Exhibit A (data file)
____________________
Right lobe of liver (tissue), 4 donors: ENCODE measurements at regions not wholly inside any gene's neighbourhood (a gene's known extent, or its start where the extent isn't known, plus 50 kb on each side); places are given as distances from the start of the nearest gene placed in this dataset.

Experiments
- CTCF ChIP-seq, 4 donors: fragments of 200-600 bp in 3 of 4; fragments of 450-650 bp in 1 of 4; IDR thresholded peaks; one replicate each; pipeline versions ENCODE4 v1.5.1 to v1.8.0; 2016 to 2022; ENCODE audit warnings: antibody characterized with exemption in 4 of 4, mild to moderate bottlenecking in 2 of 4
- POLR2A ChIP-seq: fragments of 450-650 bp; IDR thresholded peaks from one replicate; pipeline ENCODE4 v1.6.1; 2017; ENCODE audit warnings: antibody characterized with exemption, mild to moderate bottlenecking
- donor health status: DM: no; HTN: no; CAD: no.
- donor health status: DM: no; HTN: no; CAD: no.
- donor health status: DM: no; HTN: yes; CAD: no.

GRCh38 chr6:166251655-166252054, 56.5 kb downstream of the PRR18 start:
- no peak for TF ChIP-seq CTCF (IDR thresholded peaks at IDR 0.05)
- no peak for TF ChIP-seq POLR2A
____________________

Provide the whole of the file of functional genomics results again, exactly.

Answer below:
Right lobe of liver (tissue), 4 donors: ENCODE measurements at regions not wholly inside any gene's neighbourhood (a gene's known extent, or its start where the extent isn't known, plus 50 kb on each side); places are given as distances from the start of the nearest gene placed in this dataset.

Experiments
- CTCF ChIP-seq, 4 donors: fragments of 200-600 bp in 3 of 4; fragments of 450-650 bp in 1 of 4; IDR thresholded peaks; one replicate each; pipeline versions ENCODE4 v1.5.1 to v1.8.0; 2016 to 2022; ENCODE audit warnings: antibody characterized with exemption in 4 of 4, mild to moderate bottlenecking in 2 of 4
- POLR2A ChIP-seq: fragments of 450-650 bp; IDR thresholded peaks from one replicate; pipeline ENCODE4 v1.6.1; 2017; ENCODE audit warnings: antibody characterized with exemption, mild to moderate bottlenecking
- donor health status: DM: no; HTN: no; CAD: no.
- donor health status: DM: no; HTN: no; CAD: no.
- donor health status: DM: no; HTN: yes; CAD: no.

GRCh38 chr6:166251655-166252054, 56.5 kb downstream of the PRR18 start:
- no peak for TF ChIP-seq CTCF (IDR thresholded peaks at IDR 0.05)
- no peak for TF ChIP-seq POLR2A